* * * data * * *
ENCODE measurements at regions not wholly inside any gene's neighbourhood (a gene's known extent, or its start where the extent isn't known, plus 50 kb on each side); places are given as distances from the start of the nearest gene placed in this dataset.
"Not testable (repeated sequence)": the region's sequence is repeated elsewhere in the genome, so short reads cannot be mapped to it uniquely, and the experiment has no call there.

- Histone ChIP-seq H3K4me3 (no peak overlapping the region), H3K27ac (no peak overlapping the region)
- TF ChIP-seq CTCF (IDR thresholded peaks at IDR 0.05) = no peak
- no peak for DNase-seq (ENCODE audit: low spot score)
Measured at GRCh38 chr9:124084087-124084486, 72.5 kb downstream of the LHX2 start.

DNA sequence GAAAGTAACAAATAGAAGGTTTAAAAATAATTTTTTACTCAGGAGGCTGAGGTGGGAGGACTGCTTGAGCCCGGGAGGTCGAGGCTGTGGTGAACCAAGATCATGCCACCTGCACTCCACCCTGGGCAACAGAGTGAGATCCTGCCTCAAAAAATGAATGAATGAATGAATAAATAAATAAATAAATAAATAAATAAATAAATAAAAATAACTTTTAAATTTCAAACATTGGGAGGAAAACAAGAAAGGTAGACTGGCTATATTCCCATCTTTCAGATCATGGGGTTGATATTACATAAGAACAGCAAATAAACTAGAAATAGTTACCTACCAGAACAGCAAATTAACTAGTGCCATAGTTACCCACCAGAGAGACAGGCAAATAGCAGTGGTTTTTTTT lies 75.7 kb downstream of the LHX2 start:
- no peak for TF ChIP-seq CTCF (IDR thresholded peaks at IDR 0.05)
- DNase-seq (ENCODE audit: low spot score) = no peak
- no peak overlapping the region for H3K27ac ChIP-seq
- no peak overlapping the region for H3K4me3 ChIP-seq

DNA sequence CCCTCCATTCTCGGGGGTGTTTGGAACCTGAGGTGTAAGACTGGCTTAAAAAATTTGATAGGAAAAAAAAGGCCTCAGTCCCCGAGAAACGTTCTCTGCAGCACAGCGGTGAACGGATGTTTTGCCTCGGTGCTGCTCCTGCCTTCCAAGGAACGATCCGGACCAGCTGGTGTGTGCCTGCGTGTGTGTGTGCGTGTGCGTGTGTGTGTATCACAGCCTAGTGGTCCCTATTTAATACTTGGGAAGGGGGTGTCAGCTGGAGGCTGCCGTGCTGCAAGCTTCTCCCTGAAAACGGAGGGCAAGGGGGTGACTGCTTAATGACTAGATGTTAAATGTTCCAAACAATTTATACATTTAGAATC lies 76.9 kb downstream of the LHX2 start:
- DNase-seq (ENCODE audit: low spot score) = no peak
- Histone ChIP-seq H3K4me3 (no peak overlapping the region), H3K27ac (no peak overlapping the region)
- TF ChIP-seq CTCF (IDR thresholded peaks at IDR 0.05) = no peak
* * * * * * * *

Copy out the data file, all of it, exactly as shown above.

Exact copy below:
ENCODE measurements at regions not wholly inside any gene's neighbourhood (a gene's known extent, or its start where the extent isn't known, plus 50 kb on each side); places are given as distances from the start of the nearest gene placed in this dataset.
"Not testable (repeated sequence)": the region's sequence is repeated elsewhere in the genome, so short reads cannot be mapped to it uniquely, and the experiment has no call there.

- Histone ChIP-seq H3K4me3 (no peak overlapping the region), H3K27ac (no peak overlapping the region)
- TF ChIP-seq CTCF (IDR thresholded peaks at IDR 0.05) = no peak
- no peak for DNase-seq (ENCODE audit: low spot score)
Measured at GRCh38 chr9:124084087-124084486, 72.5 kb downstream of the LHX2 start.

DNA sequence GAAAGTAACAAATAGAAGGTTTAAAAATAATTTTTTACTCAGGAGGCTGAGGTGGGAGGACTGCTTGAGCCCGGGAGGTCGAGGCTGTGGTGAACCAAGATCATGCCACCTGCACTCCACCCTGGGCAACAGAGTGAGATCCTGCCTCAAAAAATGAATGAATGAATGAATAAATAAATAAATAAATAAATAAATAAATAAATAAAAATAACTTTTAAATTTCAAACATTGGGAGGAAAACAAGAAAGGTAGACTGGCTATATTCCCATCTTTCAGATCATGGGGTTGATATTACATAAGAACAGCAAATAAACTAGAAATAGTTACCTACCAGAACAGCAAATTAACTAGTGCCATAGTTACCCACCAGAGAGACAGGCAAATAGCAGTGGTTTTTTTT lies 75.7 kb downstream of the LHX2 start:
- no peak for TF ChIP-seq CTCF (IDR thresholded peaks at IDR 0.05)
- DNase-seq (ENCODE audit: low spot score) = no peak
- no peak overlapping the region for H3K27ac ChIP-seq
- no peak overlapping the region for H3K4me3 ChIP-seq

DNA sequence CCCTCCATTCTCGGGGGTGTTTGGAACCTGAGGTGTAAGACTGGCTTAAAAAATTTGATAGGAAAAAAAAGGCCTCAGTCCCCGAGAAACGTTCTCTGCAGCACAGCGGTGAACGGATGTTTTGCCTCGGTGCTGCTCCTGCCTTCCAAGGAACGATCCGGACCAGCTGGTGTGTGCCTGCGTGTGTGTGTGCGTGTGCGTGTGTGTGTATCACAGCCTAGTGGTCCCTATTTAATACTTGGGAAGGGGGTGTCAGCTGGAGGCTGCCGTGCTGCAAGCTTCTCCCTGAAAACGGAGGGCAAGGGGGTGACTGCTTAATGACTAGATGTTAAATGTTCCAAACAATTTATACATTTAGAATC lies 76.9 kb downstream of the LHX2 start:
- DNase-seq (ENCODE audit: low spot score) = no peak
- Histone ChIP-seq H3K4me3 (no peak overlapping the region), H3K27ac (no peak overlapping the region)
- TF ChIP-seq CTCF (IDR thresholded peaks at IDR 0.05) = no peak